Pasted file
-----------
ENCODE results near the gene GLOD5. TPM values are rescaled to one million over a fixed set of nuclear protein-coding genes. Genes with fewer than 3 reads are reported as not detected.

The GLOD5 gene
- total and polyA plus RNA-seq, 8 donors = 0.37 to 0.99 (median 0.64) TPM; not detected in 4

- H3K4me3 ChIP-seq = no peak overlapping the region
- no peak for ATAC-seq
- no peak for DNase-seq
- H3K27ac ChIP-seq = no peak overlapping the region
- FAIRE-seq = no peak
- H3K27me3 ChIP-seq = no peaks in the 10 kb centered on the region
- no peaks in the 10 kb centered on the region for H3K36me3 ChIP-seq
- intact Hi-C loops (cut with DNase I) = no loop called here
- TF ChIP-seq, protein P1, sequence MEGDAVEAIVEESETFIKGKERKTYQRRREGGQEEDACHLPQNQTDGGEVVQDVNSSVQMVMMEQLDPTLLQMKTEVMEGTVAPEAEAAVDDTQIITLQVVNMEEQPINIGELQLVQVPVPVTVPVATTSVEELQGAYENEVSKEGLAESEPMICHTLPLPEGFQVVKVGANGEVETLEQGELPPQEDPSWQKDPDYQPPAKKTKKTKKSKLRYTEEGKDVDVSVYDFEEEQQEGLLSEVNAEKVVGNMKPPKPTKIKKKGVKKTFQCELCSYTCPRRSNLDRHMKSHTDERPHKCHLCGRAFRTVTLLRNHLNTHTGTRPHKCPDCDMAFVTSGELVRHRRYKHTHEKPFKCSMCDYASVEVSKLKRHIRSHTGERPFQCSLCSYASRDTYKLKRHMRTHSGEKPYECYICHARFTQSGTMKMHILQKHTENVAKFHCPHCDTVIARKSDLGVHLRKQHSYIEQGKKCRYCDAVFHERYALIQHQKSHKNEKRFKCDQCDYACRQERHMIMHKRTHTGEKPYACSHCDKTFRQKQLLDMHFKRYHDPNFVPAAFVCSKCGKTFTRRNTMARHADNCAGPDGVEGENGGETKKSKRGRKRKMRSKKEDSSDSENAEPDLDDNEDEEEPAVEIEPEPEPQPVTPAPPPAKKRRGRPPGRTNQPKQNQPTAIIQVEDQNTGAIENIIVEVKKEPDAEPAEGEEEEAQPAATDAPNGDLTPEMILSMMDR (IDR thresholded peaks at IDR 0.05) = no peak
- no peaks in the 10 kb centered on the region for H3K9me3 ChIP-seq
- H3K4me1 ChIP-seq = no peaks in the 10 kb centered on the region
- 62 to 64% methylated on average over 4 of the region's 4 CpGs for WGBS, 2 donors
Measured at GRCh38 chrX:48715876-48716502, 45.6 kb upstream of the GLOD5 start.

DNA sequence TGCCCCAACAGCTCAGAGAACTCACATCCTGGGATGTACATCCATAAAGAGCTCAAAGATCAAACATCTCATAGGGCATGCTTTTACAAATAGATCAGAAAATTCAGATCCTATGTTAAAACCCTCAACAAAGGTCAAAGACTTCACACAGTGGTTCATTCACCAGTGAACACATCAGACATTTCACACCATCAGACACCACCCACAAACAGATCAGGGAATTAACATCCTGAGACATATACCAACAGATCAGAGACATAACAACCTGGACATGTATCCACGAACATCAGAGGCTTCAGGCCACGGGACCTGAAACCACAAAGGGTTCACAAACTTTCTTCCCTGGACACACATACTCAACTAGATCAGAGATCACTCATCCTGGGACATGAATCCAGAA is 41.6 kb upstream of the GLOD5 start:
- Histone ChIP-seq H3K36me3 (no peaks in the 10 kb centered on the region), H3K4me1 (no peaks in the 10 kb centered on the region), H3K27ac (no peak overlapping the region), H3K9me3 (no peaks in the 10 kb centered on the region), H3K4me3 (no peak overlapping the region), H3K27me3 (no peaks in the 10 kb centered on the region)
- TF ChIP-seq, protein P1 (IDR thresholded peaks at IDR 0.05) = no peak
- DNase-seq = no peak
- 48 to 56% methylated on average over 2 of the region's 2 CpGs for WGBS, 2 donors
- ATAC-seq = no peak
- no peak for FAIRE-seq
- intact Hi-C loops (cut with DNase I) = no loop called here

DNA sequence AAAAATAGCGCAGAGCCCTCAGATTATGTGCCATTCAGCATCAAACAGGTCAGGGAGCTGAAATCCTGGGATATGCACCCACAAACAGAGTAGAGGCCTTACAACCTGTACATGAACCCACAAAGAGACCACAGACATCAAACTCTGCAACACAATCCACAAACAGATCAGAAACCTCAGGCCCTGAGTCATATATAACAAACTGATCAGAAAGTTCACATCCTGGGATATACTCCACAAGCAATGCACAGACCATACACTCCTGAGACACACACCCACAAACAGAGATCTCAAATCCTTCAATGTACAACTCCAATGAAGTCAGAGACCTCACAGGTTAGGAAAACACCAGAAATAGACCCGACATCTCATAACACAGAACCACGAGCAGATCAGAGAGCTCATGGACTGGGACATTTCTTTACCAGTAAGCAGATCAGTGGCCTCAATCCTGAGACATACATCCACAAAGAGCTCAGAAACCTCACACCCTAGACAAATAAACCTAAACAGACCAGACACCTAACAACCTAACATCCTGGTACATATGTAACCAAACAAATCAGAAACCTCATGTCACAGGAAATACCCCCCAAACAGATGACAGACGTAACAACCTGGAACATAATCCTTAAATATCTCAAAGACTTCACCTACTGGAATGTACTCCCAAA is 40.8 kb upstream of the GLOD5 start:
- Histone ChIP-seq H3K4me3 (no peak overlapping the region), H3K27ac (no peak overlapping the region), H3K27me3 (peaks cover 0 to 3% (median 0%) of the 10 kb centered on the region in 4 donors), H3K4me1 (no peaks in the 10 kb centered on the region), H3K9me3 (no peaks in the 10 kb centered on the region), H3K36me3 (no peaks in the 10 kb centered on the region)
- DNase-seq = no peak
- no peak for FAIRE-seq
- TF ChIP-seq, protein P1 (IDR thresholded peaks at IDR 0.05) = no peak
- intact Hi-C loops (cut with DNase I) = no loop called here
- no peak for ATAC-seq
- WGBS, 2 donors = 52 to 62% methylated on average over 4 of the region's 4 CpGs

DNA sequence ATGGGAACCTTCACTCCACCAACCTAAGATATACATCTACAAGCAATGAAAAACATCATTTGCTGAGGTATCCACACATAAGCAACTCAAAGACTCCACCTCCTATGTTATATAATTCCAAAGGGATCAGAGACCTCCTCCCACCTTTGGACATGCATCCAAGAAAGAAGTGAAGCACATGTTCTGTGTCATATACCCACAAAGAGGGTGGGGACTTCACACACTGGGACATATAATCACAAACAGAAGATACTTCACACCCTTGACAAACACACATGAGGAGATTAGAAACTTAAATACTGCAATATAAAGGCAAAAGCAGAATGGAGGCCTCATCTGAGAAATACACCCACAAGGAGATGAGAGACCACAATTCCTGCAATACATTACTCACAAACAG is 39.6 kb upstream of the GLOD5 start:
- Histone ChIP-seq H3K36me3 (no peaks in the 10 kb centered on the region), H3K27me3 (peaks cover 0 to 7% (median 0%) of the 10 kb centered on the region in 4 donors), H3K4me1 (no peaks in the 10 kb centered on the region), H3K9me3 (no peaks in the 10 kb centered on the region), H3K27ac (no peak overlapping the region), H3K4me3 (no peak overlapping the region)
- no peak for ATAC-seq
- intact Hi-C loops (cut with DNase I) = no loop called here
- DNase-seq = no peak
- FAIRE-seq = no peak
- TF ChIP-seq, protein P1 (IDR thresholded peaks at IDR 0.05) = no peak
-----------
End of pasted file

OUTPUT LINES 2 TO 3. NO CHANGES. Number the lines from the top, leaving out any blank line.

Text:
The GLOD5 gene
- total and polyA plus RNA-seq, 8 donors = 0.37 to 0.99 (median 0.64) TPM; not detected in 4